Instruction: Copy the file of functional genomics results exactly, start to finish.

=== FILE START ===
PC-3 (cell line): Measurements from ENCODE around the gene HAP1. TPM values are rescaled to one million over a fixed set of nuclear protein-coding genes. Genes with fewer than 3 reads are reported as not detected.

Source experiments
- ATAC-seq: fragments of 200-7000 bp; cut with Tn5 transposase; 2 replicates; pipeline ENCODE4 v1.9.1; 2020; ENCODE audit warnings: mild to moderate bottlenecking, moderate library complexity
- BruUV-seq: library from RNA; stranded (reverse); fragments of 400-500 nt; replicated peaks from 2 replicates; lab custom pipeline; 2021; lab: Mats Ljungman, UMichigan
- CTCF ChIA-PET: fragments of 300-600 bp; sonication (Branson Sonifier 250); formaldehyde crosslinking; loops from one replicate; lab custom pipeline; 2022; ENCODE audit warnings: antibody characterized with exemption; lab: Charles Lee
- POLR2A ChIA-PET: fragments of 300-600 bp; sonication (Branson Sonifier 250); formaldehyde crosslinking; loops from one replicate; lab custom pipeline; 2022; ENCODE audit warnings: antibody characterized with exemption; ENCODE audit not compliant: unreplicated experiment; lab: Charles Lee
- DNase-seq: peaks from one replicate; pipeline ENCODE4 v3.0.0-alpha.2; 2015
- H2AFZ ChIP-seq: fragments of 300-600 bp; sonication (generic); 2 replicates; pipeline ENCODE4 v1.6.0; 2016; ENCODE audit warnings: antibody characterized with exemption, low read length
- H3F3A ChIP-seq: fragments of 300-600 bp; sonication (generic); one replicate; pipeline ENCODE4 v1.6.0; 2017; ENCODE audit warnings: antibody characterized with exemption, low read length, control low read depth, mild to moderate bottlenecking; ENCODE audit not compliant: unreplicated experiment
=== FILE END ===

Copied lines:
PC-3 (cell line): Measurements from ENCODE around the gene HAP1. TPM values are rescaled to one million over a fixed set of nuclear protein-coding genes. Genes with fewer than 3 reads are reported as not detected.

Source experiments
- ATAC-seq: fragments of 200-7000 bp; cut with Tn5 transposase; 2 replicates; pipeline ENCODE4 v1.9.1; 2020; ENCODE audit warnings: mild to moderate bottlenecking, moderate library complexity
- BruUV-seq: library from RNA; stranded (reverse); fragments of 400-500 nt; replicated peaks from 2 replicates; lab custom pipeline; 2021; lab: Mats Ljungman, UMichigan
- CTCF ChIA-PET: fragments of 300-600 bp; sonication (Branson Sonifier 250); formaldehyde crosslinking; loops from one replicate; lab custom pipeline; 2022; ENCODE audit warnings: antibody characterized with exemption; lab: Charles Lee
- POLR2A ChIA-PET: fragments of 300-600 bp; sonication (Branson Sonifier 250); formaldehyde crosslinking; loops from one replicate; lab custom pipeline; 2022; ENCODE audit warnings: antibody characterized with exemption; ENCODE audit not compliant: unreplicated experiment; lab: Charles Lee
- DNase-seq: peaks from one replicate; pipeline ENCODE4 v3.0.0-alpha.2; 2015
- H2AFZ ChIP-seq: fragments of 300-600 bp; sonication (generic); 2 replicates; pipeline ENCODE4 v1.6.0; 2016; ENCODE audit warnings: antibody characterized with exemption, low read length
- H3F3A ChIP-seq: fragments of 300-600 bp; sonication (generic); one replicate; pipeline ENCODE4 v1.6.0; 2017; ENCODE audit warnings: antibody characterized with exemption, low read length, control low read depth, mild to moderate bottlenecking; ENCODE audit not compliant: unreplicated experiment